Abubakar Malami, the Attorney-General of the Federation, has blasted Kelechi Amadi, the Solicitor-General of Alberta in Canada, for faulting the re-arrest of Nnamdi Kanu, leader of the Indigenous People of Biafra (IPOB), insisting the act followed stipulated international processes.
Malami said this in a statement issued by Umar Gwandu, his Special Adviser on Media and Publicity, on Wednesday while responding to comments made by Madu on the development.
Kanu, who jumped bail in 2017, was re-arrested and subsequently repatriated to Nigeria on 27 June “through the collaborative efforts of Nigerian intelligence and security services”, according to Malami.
The Federal Government has, however, remained silent over the location where the separatist leader was arrested.
However, the Nigerian-born Madu who now practices in Canada condemned the re-arrest and repatriation, saying it was conducted against international statutes and conventions.
The Canadian official also blasted Malami and questioned his qualification and suitability as the AGF.
But reacting, Malami described Madu as “an ignoramus” for Describing the re-arrest and repatriation of the IPOB leader as illegal, saying that the process and the action carried out by the Nigerian government was “internationally recognised”.
According to the AGF, a bench warrant was lawfully obtained from a recognised court of law.
The statement read: “Attorney General of the Federation and Minister of Justice, Abubakar Malami (SAN) has described the ideas attributed to one Kelechi Madu as outrageously ignoramus opinions that are eccentric and weird to the legal profession.
“It is unfortunate for someone who claims to be a lawyer of a status of a Solicitor General of a provincial State of Alberta in Canada to fault the internationally recognized manner through which Nnamdi Kanu who jumped bail was re-arrested and brought back to face trial.
“It was abundantly clear that bench warrant was lawfully and judiciously procured through judicial process by a competent court of law, whose bail condition Nnamdi Kanu breached with impunity. There was no illegality in the entire process and the question of illegality does not even arise.
“It is a common principle of the law that he who comes to equity must come with clean hands.”
Malami questioned Madu as to why never spoke up when Kanu was allegedly inciting violence against Nigeria.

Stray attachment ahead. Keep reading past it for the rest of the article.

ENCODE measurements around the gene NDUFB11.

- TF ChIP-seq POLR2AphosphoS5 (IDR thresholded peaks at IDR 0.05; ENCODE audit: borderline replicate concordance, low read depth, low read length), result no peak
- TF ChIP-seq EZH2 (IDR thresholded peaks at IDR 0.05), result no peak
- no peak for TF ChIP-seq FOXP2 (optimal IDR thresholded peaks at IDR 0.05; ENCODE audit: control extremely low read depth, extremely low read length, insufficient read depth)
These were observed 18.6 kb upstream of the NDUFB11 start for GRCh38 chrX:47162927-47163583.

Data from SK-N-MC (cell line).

The statement read: “Where was the so-called Madu when Nnamdi Kanu was inciting violence against the country? Why, as a lawyer, would Madu support a fugitive who jumped bail and accused of terrorism and treasonable felony? What stopped Madu from voicing out dissent on the atrocities of Kanu and their group?” he asked.
The AGF reminded Madu that both Nigeria (his country of birth) and Canada, where he practises law, are signatories to the Multinational Treaty Agreement where, among others, fugitive fleeing justice in nations with the similar agreement could be brought back to face justice.
Malami urged the Canadian public officer to go back to educate himself in matters of the law, adding that Madu only left for Canada after failing to succeed in Nigeria.
“As the saying goes ‘an empty vessel makes the loudest noise’. We advise the so-called ‘learned man’ to shelve his arrogance and learn to study the law books before opening his mouth to disgrace himself before the right-thinking members of the society thereby attracting to himself criticism that may propel doubt about his suitability for the job he claims to be doing now, after moving out of his country of origin in which he fails to excel,” the AGF said.
Kanu jumped bail in 2017 and left the country, only to re-emerge in Israel and then in the United Kingdom.
He is facing 11 charges bordering on terrorism and other crimes.
He was re-arraigned before a Federal High Court in Abuja on Tuesday and ordered to be remanded in the custody of the DSS, while the case was adjourned till July 26 and July 27.